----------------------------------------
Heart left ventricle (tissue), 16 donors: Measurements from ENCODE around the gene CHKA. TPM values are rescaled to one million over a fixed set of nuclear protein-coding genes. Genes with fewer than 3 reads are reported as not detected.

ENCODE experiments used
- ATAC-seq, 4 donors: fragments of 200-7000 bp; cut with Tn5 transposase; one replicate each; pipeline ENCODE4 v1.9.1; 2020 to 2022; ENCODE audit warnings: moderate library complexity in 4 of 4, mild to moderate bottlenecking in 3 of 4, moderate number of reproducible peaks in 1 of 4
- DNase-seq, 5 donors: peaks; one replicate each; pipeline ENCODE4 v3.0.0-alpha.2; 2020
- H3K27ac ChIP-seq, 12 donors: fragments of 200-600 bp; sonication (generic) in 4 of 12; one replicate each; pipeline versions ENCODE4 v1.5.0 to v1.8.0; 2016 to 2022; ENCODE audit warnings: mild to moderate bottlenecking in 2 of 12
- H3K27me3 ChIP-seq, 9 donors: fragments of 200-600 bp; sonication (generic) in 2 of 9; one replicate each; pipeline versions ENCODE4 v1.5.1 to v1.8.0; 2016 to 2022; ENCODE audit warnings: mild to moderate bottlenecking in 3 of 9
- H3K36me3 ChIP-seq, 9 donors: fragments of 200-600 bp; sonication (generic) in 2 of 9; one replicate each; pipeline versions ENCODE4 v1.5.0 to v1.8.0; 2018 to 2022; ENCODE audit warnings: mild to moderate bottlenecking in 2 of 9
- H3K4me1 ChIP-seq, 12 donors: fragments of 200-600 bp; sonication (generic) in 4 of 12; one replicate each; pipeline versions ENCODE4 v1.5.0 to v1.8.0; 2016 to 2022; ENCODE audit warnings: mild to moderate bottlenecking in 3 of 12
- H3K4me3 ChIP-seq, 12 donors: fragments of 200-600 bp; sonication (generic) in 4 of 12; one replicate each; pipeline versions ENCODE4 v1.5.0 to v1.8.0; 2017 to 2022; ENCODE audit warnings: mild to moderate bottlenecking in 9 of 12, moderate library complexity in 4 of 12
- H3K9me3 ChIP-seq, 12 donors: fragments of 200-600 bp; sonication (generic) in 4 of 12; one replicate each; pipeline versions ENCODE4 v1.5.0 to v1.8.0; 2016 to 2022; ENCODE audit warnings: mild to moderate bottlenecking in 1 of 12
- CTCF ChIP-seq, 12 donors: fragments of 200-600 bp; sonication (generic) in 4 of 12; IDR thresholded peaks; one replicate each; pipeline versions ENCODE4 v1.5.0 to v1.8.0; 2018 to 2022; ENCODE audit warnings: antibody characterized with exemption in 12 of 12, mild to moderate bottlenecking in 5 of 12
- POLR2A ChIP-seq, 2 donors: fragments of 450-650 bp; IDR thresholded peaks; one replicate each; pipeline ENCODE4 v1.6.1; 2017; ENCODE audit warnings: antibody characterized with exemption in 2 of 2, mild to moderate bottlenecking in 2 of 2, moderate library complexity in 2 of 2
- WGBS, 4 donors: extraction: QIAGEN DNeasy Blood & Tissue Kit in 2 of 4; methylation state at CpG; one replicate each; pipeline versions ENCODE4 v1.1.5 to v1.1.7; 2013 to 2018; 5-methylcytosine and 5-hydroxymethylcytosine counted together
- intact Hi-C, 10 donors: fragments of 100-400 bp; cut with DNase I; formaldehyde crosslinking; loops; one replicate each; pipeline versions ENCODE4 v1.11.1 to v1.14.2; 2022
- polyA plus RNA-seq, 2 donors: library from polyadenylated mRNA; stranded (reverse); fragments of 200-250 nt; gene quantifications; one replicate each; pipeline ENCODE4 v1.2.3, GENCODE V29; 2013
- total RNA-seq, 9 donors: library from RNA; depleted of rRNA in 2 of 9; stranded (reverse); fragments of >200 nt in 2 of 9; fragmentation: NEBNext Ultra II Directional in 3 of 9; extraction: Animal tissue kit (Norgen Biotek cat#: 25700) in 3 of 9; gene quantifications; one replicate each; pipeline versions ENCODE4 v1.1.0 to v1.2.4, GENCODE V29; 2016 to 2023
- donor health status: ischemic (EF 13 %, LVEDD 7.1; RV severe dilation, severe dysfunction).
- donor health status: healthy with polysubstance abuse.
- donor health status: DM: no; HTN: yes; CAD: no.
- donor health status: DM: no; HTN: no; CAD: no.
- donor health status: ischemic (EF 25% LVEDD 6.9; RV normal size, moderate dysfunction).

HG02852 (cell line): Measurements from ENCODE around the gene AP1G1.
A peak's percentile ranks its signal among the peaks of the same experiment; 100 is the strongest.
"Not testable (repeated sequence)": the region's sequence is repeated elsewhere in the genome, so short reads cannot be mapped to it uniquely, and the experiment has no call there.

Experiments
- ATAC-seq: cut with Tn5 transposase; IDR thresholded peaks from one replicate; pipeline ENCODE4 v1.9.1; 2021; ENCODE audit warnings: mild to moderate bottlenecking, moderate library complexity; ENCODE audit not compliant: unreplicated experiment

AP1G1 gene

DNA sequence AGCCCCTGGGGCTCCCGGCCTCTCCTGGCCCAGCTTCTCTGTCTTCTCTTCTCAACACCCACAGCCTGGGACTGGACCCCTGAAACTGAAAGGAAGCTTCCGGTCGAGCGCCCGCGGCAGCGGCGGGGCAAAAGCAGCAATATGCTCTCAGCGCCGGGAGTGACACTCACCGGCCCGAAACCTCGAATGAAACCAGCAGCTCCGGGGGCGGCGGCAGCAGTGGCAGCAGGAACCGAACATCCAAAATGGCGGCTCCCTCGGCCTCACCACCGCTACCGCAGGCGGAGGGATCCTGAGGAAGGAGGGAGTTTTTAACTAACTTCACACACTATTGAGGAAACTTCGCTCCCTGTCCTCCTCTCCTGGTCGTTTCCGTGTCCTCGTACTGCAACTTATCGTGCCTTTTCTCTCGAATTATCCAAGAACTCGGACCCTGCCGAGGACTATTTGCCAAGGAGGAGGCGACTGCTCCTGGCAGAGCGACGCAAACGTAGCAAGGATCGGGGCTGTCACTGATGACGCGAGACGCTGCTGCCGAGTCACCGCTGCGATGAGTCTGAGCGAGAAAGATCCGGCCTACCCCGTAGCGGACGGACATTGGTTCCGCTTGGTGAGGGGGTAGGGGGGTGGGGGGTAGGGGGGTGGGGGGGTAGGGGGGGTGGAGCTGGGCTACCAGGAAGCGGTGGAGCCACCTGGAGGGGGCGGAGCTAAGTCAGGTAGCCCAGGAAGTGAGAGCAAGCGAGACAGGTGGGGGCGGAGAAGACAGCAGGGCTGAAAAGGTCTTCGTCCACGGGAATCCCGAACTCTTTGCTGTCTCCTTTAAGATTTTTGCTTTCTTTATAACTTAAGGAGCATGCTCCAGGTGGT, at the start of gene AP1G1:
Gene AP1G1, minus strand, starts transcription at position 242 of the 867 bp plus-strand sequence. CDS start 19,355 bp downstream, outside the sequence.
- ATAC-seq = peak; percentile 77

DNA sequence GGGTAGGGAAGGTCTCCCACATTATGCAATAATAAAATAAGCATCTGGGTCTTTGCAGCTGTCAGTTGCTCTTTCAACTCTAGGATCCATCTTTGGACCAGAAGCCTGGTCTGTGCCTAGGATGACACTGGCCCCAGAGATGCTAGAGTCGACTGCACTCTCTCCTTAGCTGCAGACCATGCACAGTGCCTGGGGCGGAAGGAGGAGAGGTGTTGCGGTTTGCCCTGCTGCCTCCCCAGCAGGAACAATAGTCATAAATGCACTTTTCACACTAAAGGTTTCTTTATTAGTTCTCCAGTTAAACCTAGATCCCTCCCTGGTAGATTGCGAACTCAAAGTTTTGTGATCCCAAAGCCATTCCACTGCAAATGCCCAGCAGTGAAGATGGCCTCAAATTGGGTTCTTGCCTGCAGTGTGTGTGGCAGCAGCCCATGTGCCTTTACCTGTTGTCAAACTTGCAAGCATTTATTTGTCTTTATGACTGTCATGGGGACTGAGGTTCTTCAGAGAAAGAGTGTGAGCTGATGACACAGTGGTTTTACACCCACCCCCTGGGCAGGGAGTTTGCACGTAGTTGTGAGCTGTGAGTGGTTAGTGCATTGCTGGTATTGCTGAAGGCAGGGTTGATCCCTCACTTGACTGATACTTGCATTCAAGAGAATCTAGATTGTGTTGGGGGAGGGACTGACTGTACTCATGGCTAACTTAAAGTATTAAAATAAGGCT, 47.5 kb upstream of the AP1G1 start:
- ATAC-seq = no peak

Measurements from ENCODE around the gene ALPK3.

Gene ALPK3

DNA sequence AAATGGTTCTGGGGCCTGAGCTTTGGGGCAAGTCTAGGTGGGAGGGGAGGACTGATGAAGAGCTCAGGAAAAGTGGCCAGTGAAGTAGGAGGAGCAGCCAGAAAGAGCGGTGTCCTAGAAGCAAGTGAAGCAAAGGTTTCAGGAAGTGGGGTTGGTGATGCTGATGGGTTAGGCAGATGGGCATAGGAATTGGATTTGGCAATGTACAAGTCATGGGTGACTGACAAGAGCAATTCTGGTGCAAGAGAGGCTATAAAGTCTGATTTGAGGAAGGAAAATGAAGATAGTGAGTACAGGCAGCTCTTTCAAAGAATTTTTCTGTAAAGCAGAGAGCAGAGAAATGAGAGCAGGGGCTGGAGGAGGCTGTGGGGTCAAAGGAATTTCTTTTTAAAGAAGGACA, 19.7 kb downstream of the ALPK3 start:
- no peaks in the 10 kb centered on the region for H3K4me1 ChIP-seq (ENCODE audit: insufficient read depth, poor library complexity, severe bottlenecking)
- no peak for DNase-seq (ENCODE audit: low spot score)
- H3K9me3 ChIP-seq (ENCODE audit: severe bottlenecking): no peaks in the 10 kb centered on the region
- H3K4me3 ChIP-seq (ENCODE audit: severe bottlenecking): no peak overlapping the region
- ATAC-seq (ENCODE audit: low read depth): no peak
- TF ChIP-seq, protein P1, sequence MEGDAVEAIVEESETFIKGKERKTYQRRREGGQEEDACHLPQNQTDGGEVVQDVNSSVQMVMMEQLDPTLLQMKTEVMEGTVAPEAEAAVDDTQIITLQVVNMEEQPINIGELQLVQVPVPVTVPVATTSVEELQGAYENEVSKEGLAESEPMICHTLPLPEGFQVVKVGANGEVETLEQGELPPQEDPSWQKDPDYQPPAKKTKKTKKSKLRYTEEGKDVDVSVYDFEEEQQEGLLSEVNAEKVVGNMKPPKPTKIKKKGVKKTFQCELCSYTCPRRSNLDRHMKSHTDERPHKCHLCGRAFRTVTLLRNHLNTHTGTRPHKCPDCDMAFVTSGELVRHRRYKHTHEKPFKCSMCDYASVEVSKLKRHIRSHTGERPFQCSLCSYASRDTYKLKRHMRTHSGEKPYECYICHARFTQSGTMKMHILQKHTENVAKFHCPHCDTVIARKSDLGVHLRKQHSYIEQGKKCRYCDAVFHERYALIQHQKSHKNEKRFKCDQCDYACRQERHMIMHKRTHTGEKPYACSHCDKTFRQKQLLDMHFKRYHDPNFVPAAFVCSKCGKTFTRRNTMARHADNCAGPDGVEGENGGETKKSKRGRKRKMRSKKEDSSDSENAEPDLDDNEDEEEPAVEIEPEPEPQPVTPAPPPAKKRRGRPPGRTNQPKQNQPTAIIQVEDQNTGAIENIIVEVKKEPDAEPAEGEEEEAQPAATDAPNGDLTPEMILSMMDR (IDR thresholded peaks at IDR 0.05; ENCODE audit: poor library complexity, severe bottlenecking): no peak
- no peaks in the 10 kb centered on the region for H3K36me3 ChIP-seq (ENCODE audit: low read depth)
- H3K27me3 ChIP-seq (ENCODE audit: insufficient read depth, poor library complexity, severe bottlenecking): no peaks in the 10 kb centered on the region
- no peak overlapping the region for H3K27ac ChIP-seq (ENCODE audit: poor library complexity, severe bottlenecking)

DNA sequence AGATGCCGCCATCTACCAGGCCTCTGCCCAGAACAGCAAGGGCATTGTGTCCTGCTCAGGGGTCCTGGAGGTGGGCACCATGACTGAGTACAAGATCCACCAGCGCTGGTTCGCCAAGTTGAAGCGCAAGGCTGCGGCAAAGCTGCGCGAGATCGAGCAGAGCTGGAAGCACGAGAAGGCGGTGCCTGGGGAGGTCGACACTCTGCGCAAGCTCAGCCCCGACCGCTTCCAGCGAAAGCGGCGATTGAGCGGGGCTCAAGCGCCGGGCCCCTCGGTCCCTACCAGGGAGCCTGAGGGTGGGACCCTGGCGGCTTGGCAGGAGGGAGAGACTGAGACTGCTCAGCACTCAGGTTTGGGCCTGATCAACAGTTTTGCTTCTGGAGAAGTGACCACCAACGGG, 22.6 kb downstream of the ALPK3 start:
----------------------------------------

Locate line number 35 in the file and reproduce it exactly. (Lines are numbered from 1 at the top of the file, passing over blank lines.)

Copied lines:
DNA sequence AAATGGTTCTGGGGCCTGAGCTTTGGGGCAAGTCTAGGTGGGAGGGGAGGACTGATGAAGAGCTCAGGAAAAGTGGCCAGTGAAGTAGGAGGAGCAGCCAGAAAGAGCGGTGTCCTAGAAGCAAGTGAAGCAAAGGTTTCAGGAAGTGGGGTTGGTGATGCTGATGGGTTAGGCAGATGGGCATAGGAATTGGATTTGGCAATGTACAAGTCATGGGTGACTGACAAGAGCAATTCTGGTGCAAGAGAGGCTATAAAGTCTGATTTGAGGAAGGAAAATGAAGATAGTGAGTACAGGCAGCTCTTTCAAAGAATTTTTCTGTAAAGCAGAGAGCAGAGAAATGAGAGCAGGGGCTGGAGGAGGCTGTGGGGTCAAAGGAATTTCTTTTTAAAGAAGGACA, 19.7 kb downstream of the ALPK3 start: